Even in 1993, long before I started my medical training, I understood that physically preventing food from entering the body was a poor way to lose weight and become healthier. It must start with a change of heart and an improvement in understanding. A point that Tami was happy to prove for me as she attempted to take all her normal foods and puree them through a blender. I seem to remember a cheeseburger slurry showing up during one of the episodes.
That’s the story with so many patients who undergo surgical weight loss. Without the change of heart and change of understanding, the recidivism rate is quite high. Lest you think I’m pointing a finger, let me explain that I understand their dilemma all too well. I teach nutrition. I treat diabetes. I see the heartache and pain associated with blindness, kidney failure, amputation, and neuropathic foot pain and yet I still really like Double Stuf Oreos. “Like” is too soft a word. I long for Double Stuf Oreos. Every summer I’m tempted mightily by these wonderful little chocolate promises of happiness.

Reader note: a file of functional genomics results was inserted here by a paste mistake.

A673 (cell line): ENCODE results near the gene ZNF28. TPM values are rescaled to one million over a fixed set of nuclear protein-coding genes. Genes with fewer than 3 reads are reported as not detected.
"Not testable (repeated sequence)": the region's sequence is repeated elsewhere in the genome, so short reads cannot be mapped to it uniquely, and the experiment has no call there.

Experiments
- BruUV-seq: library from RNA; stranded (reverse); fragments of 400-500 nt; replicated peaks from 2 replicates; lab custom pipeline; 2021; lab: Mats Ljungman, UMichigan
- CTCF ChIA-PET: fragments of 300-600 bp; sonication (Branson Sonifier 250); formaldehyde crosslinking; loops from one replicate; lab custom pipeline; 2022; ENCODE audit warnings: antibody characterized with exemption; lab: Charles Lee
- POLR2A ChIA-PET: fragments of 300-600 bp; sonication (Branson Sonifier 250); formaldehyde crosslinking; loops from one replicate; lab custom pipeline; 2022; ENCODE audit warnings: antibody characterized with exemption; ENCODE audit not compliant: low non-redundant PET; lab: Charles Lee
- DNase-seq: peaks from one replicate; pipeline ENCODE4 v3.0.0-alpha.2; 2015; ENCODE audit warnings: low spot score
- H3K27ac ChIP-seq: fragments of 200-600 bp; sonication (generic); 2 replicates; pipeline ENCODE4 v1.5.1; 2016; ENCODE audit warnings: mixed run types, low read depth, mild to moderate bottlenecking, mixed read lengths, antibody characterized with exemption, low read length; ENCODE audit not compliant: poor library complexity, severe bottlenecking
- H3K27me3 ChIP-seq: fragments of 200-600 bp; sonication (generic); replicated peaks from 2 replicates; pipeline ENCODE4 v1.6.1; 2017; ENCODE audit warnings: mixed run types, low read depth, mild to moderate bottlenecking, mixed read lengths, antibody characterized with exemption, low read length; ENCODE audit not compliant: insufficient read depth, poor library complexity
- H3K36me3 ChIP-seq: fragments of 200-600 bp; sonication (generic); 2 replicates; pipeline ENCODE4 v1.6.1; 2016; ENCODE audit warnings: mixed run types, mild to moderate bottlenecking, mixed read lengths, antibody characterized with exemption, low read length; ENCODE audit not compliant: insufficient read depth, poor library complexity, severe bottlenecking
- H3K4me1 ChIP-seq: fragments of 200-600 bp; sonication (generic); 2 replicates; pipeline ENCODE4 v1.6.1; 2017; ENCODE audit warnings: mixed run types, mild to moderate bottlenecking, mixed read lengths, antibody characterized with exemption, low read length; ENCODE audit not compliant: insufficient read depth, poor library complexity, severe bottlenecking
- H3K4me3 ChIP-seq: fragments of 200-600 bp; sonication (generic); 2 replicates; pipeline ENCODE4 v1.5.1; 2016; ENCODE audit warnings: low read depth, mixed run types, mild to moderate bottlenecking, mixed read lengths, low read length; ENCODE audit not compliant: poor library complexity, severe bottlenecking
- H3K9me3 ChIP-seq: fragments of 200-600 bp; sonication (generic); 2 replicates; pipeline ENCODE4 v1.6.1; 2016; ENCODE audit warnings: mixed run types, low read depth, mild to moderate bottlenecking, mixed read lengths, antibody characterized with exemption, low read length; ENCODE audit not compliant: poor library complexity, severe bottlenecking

Don’t give up what you want most for what you want now
What are we to do? How do we change? How can we go from surgically altering our bodies in an attempt to irrevocably force limited food consumption to choosing life-giving options that promote our wholeness physically, emotionally, and spiritually?